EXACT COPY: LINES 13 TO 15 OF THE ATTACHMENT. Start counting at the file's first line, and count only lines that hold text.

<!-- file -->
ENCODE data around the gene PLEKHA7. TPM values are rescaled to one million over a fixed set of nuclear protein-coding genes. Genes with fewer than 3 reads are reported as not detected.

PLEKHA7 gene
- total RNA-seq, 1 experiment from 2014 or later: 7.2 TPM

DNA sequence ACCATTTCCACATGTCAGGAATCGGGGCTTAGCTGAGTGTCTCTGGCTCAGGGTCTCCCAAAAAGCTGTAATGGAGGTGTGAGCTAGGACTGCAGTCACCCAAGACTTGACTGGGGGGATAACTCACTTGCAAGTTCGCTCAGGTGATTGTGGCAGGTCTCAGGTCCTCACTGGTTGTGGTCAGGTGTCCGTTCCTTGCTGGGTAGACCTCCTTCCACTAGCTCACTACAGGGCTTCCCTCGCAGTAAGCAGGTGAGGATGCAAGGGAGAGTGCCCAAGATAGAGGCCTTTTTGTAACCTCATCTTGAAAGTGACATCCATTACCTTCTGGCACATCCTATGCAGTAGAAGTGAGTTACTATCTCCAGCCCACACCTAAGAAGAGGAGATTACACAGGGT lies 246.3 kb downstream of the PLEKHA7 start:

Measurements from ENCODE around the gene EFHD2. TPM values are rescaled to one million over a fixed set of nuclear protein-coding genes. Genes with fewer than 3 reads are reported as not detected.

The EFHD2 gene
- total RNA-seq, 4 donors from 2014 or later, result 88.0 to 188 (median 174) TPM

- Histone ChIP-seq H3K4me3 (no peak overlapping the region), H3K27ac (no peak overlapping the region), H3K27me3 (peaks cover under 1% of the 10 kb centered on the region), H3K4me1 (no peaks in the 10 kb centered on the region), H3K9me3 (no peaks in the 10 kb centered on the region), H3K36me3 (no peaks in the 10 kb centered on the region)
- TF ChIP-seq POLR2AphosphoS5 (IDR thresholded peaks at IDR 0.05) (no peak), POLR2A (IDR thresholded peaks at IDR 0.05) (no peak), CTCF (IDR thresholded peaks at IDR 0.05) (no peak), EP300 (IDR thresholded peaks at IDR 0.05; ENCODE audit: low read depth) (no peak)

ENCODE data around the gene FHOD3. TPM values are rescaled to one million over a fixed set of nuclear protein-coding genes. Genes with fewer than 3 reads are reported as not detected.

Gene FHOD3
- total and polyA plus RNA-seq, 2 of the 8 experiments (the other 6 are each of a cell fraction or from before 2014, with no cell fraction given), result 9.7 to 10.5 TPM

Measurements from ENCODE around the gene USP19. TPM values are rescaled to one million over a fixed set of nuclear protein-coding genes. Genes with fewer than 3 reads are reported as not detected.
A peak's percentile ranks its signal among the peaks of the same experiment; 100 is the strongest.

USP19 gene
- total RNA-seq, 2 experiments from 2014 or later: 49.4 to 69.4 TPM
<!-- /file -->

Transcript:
Measurements from ENCODE around the gene USP19. TPM values are rescaled to one million over a fixed set of nuclear protein-coding genes. Genes with fewer than 3 reads are reported as not detected.
A peak's percentile ranks its signal among the peaks of the same experiment; 100 is the strongest.

USP19 gene